Postfix Trick to Force Secondary MX to Deliver Locally

Wednesday 9 January 2008 by Bradley M. Kuhn

Suppose you have a domain name,, that has a primary MX host ( that does most of the delivery. However, one of the users, who works at, actually gets delivery of <> at work (from the primary MX for, Of course, a simple .forward or /etc/aliases entry would work, but this would pointlessly push email back and forth between the two mail servers — in some cases, up to three pointless passes before the final destination! That's particularly an issue in today's SPAM-laden world. Here's how to solve this waste of bandwidth using Postfix.

This tutorial here assumes you have a some reasonable background knowledge of Postfix MTA administration. If you don't, this might go a bit fast for you.

To begin, first note that this setup assumes that you have something like this with regard to your MX setup:

            $ host -t mx
   mail is handled by 10
   mail is handled by 20
            $ host -t mx
   mail is handled by 10

Our first task is to avoid SPAM backscatter on To do that, we make a file with all the valid accounts for and put it in (For more information, read the Postfix docs or various tutorials about this.) After that, we have something like this in

            relay_domains =
            relay_recipient_maps = hash:/etc/postfix/relay_recipients
And this in /etc/postfix/transport:

This will give proper delivery for our friend <> (assuming is forwarding that address properly to <>), but mail will push mail back and forth unnecessarily when gets a message for <>. What we actually want is to wise up so it “knows” that mail for <> is ultimately going to be delivered locally on that server.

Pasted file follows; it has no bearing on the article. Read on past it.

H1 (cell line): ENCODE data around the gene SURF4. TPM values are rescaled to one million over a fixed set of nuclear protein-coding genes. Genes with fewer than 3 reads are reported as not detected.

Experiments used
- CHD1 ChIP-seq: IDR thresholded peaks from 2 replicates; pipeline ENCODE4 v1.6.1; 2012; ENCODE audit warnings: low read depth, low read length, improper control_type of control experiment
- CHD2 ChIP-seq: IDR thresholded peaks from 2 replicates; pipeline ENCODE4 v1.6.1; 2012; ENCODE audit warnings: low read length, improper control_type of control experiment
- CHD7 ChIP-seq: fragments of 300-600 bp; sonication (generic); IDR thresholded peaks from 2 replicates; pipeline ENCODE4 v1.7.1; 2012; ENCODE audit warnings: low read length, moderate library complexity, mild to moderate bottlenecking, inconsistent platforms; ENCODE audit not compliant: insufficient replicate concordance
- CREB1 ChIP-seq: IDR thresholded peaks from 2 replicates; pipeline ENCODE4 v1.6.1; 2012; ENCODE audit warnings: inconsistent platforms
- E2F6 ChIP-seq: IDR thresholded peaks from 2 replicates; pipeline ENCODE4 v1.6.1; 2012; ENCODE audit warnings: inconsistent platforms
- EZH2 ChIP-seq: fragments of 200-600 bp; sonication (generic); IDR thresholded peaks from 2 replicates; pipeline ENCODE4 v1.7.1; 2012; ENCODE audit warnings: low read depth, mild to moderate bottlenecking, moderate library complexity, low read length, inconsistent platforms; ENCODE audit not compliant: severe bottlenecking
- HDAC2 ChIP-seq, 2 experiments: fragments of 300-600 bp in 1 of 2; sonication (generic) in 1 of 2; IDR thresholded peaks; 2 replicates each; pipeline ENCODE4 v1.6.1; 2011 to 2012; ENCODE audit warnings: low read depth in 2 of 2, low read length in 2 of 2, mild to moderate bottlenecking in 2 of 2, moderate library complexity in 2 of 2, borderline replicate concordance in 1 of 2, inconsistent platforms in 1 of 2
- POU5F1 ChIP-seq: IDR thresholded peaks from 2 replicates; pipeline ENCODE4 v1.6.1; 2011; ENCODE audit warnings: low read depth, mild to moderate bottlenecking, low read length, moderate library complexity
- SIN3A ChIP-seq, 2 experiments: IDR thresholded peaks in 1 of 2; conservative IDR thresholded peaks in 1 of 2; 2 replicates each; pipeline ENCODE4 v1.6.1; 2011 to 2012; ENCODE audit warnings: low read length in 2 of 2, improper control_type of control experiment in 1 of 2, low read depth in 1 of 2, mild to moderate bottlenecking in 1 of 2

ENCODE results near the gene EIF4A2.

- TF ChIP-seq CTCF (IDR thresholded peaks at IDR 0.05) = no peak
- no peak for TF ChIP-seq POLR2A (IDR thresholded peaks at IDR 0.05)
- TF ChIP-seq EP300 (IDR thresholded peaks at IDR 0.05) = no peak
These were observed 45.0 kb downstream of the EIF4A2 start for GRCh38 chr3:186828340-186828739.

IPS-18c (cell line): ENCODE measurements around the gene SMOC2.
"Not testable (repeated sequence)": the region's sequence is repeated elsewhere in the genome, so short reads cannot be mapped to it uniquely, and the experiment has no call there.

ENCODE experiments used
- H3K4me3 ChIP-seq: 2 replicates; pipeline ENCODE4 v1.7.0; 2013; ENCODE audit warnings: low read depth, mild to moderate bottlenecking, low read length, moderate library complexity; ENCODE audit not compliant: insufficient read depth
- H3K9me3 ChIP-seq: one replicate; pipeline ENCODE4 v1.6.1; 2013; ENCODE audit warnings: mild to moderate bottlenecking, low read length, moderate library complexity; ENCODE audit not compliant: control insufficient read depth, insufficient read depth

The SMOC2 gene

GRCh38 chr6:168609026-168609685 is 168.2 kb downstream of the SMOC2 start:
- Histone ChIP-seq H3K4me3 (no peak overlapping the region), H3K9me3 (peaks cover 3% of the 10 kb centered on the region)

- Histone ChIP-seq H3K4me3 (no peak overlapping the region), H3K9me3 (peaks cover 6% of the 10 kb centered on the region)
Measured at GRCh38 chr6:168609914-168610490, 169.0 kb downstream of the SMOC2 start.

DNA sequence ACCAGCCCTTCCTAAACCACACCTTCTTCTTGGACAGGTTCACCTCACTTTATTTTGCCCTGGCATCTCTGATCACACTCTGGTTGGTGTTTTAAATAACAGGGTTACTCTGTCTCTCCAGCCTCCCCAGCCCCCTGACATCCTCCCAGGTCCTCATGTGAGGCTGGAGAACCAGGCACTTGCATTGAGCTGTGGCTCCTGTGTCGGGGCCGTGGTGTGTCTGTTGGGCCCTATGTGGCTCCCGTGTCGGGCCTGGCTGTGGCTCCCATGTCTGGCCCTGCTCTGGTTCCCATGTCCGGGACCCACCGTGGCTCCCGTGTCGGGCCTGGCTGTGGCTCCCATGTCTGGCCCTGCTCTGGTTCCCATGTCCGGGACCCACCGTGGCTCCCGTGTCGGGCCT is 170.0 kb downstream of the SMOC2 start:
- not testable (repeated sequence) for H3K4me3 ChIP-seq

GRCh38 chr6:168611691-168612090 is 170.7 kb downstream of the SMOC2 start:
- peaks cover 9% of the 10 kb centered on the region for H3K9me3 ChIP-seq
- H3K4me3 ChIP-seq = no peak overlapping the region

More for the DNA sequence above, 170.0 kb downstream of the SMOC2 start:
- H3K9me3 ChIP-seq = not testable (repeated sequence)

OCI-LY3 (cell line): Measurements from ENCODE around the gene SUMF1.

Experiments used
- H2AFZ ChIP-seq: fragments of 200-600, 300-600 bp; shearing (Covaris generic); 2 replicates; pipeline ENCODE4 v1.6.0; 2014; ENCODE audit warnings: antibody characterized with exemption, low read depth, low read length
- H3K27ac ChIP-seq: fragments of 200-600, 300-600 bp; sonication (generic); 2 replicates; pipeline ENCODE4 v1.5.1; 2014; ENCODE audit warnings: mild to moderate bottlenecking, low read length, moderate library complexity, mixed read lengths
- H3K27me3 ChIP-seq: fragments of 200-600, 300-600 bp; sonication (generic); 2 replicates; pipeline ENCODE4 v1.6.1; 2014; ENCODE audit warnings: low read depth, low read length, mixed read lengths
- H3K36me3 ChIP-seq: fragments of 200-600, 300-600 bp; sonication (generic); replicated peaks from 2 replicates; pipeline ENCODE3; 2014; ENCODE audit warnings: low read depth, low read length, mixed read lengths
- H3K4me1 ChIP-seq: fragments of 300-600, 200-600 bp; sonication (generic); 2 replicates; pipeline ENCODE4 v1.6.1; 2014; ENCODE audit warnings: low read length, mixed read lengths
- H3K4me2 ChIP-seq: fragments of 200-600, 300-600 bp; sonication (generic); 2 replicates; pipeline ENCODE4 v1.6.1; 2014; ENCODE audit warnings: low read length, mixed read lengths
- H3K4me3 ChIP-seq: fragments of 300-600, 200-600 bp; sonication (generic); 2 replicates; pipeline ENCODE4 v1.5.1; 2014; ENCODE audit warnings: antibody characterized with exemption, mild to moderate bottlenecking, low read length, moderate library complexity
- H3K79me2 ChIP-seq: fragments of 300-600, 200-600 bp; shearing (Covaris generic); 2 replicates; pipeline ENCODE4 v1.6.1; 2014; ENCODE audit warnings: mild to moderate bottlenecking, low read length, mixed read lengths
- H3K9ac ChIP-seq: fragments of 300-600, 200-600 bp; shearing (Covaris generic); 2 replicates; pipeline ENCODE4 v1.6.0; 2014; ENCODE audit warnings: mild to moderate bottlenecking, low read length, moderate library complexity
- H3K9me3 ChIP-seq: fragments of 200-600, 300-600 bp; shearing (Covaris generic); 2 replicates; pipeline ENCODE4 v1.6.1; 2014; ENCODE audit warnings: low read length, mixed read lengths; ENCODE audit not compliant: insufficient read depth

To do this, we add <> to the virtual_alias_maps, with an entry like:

so that the key resolves to the local username user. Fortunately, Postfix is smart enough to look at the virtual table first before performing a relay.

Now, what about aliases like <>, that actually forwards to <>? That will have the same pointless forwarding from server-to-server unless we address it specifically. To do so, we use the transport file. of course, we should already have that catch-all entry there to do the relaying:


But, we can also add email address specific entries for certain addresses in the domain. Fortunately, email address matches in the transport table take precedence over whole domain match entries (see the transport man page for details.). Therefore, we simply add entries to that transport file like this for each of user's aliases:

(Note: that assumes you have a delivery method in called local. Use whatever transport you typically use to force local delivery.)

And there you have it! If you have (those albeit rare) friendly and appreciative users, user will thank you for the slightly quicker mail delivery, and you'll be glad that you aren't pointlessly shipping SPAM back and forth between MX's unnecessarily.

Posted on Wednesday 9 January 2008 at 12:01 by Bradley M. Kuhn.

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Both previously and presently, I have been employed by and/or done work for various organizations that also have views on Free, Libre, and Open Source Software. As should be blatantly obvious, this is my website, not theirs, so please do not assume views and opinions here belong to any such organization. Since I do co-own with my wife, it may not be so obvious that these aren't her views and opinions, either.

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